“The remedy for this inconveniency,” he concludes, “is to divide the legislature into different branches; and to render them, by different modes of election and different principles of action, as little connected with each other as the nature of their common functions and their common dependence on the society will admit.”

The executive and the legislature come from entirely different electorates, so those chosen are more likely to be diverse. Midterm elections ensure that most of the legislature comes to power at a different time than the president, so the elections act as a check on an unpopular leader. hat was the purpose of Madison’s “different principles of action”? To protect minorities from oppression by the majority, and no minority requires protection more than “the individual.”

From the juxtaposition of states’ rights and federal power to a political distribution that gives the same number of Senate seats to California as it does to Rhode Island, a salutary tendency toward gridlock is at the root of American government. The tendency has been strengthened by additions like the filibuster rule in the Senate. This rule allows a senator, or a series of them, to speak on the floor for as long as they wish unless or until “three-fifths of the senators duly chosen and sworn” bring the process to a close.


Sometimes, actions that not taken are more significant and advantageous than the ones that are. For example, if even one legislative house and the president are at loggerheads, then budgets are less likely to be passed and the deficit may cease to climb at its present rate. Stephen Slivinski writes in the Washington Examiner (Sept. 15, 2010):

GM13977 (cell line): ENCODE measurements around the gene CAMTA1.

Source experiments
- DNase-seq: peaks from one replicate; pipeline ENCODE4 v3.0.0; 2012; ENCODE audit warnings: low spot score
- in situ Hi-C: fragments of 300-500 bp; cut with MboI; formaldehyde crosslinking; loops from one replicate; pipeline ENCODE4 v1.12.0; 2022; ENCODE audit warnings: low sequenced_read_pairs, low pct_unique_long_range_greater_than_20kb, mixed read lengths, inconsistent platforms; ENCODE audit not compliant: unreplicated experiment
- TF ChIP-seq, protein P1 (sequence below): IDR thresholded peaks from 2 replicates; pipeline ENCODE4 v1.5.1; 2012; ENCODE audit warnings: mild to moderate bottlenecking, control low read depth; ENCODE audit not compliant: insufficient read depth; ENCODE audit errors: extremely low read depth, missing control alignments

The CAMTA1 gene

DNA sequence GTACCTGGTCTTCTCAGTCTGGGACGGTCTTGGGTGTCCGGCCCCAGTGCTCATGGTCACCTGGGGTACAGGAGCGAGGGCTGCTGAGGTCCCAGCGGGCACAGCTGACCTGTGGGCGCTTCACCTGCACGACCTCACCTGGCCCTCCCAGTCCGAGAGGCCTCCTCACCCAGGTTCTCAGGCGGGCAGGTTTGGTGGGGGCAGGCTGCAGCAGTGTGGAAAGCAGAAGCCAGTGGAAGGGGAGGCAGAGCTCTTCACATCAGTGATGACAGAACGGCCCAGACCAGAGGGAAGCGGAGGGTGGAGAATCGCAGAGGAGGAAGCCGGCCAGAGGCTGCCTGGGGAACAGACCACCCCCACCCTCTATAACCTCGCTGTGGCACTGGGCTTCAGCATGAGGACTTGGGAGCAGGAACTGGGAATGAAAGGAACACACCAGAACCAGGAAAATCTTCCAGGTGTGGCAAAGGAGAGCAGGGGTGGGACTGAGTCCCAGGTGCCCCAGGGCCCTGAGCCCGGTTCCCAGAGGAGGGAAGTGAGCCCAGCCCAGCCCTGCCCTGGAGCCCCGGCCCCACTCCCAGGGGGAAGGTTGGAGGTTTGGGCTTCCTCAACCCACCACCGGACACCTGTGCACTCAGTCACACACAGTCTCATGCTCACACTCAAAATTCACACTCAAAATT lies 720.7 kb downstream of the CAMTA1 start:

“Between 1965-2009, the average growth rate of real per capita federal spending in the divided-government years [one House versus the presidency] was 1.9%. For the years of united government, that average was 3.1%…. The take-home message for fiscal conservatives? If it’s a bad idea to put your faith in politicians, the good news is you can probably put a decent amount of faith in institutional gridlock.”

Yet political gridlock is most often discussed as a sign of dysfunctional government. In a 2011 hearing of the Senate Judiciary Committee, Justice Antonin Scalia offered a refreshing rebuttal of the dysfunctional claim:

“I hear Americans saying this nowadays, and there’s a lot of it going around. They talk about a dysfunctional government because there’s disagreement — and the Framers would have said, ‘Yes! That’s exactly the way we set it up. We wanted this to be power contradicting power’ because the main ill that beset us, as Hamilton said in The Federalist, when he talked about a separate Senate, he said, yes, it seems inconvenient, but inasmuch as the main ill that besets us is an excess of legislation, it won’t be so bad. This is 1787; he didn’t know what an excess of legislation was.”

We do.

And that’s why — even though I long for a fresh face to detest and long for a world without democratically elected dictators — there might be good reasons to prefer Obama over Romney as the next president.

Wendy McElroy

Original article posted on Laissez-Faire Today